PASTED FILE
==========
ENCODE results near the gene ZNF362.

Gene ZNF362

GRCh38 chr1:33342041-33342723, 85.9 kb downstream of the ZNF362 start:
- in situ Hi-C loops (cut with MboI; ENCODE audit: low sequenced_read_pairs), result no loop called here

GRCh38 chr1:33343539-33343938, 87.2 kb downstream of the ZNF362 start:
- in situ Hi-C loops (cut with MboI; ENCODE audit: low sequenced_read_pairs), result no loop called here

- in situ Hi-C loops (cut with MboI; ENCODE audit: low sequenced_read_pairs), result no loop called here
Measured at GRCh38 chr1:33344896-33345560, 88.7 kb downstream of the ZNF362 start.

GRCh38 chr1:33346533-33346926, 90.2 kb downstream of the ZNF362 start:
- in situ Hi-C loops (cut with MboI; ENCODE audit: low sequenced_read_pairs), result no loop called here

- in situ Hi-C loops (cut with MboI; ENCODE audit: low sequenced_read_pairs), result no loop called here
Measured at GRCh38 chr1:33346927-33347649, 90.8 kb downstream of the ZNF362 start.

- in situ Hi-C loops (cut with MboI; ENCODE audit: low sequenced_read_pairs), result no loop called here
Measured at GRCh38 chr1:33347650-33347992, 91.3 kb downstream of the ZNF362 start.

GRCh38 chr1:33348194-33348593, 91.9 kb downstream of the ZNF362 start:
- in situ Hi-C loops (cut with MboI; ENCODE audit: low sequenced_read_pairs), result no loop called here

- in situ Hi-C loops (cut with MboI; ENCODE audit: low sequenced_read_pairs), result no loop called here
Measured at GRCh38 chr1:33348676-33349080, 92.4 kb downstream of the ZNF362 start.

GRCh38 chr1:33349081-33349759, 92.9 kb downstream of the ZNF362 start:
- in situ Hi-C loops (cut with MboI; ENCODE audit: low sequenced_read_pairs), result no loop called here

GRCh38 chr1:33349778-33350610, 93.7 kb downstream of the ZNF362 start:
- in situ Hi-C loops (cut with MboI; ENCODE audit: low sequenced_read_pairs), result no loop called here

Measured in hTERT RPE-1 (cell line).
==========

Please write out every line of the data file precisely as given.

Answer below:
ENCODE results near the gene ZNF362.

Gene ZNF362

GRCh38 chr1:33342041-33342723, 85.9 kb downstream of the ZNF362 start:
- in situ Hi-C loops (cut with MboI; ENCODE audit: low sequenced_read_pairs), result no loop called here

GRCh38 chr1:33343539-33343938, 87.2 kb downstream of the ZNF362 start:
- in situ Hi-C loops (cut with MboI; ENCODE audit: low sequenced_read_pairs), result no loop called here

- in situ Hi-C loops (cut with MboI; ENCODE audit: low sequenced_read_pairs), result no loop called here
Measured at GRCh38 chr1:33344896-33345560, 88.7 kb downstream of the ZNF362 start.

GRCh38 chr1:33346533-33346926, 90.2 kb downstream of the ZNF362 start:
- in situ Hi-C loops (cut with MboI; ENCODE audit: low sequenced_read_pairs), result no loop called here

- in situ Hi-C loops (cut with MboI; ENCODE audit: low sequenced_read_pairs), result no loop called here
Measured at GRCh38 chr1:33346927-33347649, 90.8 kb downstream of the ZNF362 start.

- in situ Hi-C loops (cut with MboI; ENCODE audit: low sequenced_read_pairs), result no loop called here
Measured at GRCh38 chr1:33347650-33347992, 91.3 kb downstream of the ZNF362 start.

GRCh38 chr1:33348194-33348593, 91.9 kb downstream of the ZNF362 start:
- in situ Hi-C loops (cut with MboI; ENCODE audit: low sequenced_read_pairs), result no loop called here

- in situ Hi-C loops (cut with MboI; ENCODE audit: low sequenced_read_pairs), result no loop called here
Measured at GRCh38 chr1:33348676-33349080, 92.4 kb downstream of the ZNF362 start.

GRCh38 chr1:33349081-33349759, 92.9 kb downstream of the ZNF362 start:
- in situ Hi-C loops (cut with MboI; ENCODE audit: low sequenced_read_pairs), result no loop called here

GRCh38 chr1:33349778-33350610, 93.7 kb downstream of the ZNF362 start:
- in situ Hi-C loops (cut with MboI; ENCODE audit: low sequenced_read_pairs), result no loop called here

Measured in hTERT RPE-1 (cell line).